Henry and the Clubhouse is my favorite Henry Huggins book yet. Of course, Henry overlaps with the Ramona series. She’s his pesky little neighbor. And in this book, the two of them certainly clash!
Henry obtained a paper route in the last book. In this installment, his after-school job is funding his building project–a clubhouse that he and his two best friends are building in his backyard. Male friends, because of the “no girls allowed” rule. Yet, Henry feels badly for Beezus, who isn’t so bad as girls go, and whose feelings have been hurt. Enter Ramona who locks Henry in his own clubhouse and won’t let him out until he teaches her the secret boys-only password! And she causes no end of trouble on his paper route. Even Henry’s best ideas to get rid of her backfire. But if it weren’t for Ramona, Henry wouldn’t have gotten his name in the paper…
I love the innocence of Cleary’s books. They’re perfect read-alouds for six- to nine-year olds. The simple thrills of childhood, like building a clubhouse and sleeping in it in your very own sleeping bag, are just as fun for young kids now as they were in the last century. And the books are full of positive messages. Consider this clip from the final chapter:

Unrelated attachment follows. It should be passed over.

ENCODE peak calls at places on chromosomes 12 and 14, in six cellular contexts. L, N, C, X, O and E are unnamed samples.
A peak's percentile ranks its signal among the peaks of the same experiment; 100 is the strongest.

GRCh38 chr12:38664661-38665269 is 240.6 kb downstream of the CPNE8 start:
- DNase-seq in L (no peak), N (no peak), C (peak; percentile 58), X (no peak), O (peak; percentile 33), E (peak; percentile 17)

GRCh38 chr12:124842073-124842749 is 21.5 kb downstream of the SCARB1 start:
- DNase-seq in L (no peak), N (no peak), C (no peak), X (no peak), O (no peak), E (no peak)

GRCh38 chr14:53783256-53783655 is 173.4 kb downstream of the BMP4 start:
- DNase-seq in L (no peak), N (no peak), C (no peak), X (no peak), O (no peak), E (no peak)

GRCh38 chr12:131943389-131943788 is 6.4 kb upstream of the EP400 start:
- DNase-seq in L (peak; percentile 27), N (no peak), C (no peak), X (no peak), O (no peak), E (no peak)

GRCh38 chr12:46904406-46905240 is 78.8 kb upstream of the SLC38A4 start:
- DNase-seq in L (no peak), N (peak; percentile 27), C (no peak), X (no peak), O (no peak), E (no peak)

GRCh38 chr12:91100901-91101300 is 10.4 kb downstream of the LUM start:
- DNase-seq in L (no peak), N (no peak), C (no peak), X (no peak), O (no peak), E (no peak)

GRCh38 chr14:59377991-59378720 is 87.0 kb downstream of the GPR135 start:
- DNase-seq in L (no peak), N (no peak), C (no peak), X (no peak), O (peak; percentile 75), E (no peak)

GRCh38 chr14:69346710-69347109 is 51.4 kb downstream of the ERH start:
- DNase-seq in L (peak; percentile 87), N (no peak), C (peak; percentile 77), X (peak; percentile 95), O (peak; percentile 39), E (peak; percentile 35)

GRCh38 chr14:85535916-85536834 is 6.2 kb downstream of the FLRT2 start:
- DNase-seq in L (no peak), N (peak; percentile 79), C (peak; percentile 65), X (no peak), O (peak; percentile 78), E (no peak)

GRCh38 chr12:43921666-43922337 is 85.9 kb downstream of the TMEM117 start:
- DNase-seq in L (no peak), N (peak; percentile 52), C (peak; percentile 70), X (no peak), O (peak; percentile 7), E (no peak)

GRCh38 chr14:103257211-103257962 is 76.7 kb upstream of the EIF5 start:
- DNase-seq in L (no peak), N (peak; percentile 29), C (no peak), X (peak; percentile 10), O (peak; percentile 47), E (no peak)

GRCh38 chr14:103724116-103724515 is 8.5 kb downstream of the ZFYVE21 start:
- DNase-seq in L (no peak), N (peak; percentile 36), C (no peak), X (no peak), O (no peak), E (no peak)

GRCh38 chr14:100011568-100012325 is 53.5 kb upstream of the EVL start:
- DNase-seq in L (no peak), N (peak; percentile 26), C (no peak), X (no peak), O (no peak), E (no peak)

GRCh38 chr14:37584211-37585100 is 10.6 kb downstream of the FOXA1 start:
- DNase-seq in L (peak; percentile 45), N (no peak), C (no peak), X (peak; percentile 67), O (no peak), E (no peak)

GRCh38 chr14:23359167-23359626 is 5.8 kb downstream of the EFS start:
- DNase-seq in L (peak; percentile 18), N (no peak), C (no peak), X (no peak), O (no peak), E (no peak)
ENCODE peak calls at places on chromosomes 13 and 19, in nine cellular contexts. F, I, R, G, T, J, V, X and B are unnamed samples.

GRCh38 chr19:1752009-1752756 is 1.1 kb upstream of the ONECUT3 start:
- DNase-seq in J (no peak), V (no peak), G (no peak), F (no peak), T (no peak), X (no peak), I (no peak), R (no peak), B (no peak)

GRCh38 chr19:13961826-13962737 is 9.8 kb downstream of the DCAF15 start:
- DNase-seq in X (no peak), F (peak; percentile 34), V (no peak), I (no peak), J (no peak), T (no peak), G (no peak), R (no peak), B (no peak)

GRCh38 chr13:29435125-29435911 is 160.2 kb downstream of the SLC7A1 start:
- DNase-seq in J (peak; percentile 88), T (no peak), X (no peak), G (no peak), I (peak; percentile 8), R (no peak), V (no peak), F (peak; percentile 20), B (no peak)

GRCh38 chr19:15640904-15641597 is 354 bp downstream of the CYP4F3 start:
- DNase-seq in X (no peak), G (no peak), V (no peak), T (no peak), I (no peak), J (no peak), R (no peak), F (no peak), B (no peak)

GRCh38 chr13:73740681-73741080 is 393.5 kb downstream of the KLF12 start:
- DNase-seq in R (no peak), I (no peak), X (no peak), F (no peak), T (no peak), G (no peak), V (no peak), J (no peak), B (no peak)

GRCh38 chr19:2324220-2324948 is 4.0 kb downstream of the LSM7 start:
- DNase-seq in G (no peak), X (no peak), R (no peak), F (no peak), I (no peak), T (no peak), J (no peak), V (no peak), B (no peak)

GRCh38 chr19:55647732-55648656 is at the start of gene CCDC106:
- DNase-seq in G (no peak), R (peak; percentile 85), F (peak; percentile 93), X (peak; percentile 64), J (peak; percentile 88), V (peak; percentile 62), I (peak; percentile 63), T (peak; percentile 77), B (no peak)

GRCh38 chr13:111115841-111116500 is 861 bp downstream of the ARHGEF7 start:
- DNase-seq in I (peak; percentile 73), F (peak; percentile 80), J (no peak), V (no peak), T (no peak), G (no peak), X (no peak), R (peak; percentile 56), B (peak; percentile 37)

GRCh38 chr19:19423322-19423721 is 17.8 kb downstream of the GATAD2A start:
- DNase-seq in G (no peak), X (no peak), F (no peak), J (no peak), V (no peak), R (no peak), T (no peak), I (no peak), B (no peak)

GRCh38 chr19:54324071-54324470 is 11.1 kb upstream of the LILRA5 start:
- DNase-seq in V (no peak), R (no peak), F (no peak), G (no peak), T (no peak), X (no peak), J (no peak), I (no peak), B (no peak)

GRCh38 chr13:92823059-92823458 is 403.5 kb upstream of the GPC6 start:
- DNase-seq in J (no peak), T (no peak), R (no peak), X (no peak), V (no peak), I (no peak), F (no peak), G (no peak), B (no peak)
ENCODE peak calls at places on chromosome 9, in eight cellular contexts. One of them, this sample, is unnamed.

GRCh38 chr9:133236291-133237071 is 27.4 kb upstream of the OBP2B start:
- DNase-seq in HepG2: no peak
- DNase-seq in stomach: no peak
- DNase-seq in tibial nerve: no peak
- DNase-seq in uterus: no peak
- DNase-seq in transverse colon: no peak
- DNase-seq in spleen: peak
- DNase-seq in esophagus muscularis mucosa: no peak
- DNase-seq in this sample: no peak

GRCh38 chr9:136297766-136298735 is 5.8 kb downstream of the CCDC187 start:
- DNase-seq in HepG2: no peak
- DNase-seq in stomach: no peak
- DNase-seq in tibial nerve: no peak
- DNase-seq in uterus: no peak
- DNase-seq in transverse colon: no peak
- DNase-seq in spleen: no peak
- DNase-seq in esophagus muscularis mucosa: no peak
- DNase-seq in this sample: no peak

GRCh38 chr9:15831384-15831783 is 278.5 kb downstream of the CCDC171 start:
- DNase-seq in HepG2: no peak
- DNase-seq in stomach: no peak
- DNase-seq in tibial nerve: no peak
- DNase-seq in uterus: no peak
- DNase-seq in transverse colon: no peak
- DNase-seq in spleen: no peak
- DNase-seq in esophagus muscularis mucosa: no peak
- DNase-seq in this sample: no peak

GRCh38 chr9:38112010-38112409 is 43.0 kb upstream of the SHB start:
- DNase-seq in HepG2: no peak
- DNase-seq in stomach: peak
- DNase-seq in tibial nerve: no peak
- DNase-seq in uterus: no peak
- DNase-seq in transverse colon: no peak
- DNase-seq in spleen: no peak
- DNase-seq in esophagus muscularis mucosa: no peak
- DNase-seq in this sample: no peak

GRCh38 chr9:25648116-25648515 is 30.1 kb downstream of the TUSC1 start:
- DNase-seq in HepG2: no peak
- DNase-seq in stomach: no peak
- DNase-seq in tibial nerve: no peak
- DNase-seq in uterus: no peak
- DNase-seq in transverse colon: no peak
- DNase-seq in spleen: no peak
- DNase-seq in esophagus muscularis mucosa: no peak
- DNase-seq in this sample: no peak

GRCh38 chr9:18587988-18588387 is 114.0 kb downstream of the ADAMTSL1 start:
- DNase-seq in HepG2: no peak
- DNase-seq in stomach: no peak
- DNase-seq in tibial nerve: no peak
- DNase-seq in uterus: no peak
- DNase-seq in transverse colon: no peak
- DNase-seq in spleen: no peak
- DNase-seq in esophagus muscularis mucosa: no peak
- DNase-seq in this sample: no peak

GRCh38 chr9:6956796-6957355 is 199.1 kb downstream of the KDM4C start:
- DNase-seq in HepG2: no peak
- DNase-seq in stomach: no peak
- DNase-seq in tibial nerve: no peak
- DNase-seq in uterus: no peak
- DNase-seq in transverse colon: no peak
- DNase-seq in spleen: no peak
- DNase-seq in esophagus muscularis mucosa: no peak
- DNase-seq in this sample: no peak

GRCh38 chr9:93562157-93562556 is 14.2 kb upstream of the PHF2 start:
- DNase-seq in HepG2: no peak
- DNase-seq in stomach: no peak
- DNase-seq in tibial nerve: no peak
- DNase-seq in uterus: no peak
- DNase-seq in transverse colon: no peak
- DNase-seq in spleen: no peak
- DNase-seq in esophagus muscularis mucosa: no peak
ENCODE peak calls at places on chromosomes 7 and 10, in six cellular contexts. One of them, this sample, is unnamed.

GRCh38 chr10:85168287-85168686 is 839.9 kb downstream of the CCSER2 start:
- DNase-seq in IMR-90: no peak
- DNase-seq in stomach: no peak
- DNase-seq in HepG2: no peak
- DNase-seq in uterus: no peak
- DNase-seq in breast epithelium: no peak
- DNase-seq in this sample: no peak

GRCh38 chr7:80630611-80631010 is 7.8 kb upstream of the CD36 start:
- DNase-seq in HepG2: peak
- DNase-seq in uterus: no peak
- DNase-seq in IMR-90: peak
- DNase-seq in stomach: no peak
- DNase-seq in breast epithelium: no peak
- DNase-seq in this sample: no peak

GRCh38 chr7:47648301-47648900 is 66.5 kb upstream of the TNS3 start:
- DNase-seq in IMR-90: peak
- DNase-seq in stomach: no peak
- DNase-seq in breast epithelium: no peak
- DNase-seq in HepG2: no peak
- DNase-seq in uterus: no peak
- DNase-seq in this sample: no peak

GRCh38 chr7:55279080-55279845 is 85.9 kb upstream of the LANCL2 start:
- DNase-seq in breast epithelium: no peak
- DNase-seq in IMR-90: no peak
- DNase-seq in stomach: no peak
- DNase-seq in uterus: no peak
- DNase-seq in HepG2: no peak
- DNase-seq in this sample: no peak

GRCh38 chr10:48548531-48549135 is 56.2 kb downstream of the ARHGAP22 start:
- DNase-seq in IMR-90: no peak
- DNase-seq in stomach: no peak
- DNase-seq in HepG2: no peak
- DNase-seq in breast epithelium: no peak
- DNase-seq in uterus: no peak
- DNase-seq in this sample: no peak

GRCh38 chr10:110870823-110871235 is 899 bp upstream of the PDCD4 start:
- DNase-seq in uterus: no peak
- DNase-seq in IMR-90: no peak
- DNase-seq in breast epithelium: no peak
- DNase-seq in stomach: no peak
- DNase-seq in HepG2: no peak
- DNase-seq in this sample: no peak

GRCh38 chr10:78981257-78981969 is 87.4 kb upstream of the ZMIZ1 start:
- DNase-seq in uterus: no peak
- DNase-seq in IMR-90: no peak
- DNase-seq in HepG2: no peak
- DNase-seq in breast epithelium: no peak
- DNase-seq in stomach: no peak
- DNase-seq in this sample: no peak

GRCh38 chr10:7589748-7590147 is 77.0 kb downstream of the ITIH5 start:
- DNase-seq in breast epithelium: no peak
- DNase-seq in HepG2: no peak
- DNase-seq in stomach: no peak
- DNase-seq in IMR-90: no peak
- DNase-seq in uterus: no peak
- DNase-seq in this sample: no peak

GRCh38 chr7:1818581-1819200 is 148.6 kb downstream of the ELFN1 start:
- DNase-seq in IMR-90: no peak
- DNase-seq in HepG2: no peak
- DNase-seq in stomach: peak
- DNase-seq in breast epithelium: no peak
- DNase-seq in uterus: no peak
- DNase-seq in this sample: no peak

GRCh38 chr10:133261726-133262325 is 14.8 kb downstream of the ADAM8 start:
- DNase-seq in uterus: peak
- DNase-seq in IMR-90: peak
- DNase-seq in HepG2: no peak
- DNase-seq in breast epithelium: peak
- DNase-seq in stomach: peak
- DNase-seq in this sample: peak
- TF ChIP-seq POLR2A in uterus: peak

“‘Henry, I’m proud of you!” said Mr. Huggins. “I don’t care how much snow there is. I’m going right out and buy half a dozen papers so we can send copies of this (article) to your relatives.’
‘Gee, thanks, Dad,” said Henry modestly. He had waited a long time to hear his father say he was proud of him.
‘I’ll admit that when you took on the route and then got mixed up in building a clubhouse, I didn’t think you could handle it, but you’ve done a good job,’ said Mr. Huggins.
Henry was pleased and at the same time a little embarrassed by this praise from his father.”
There you have it. Responsibility, pride in one’s work, friends, family and a kid-pleasing story. Is there any wonder why I love these books?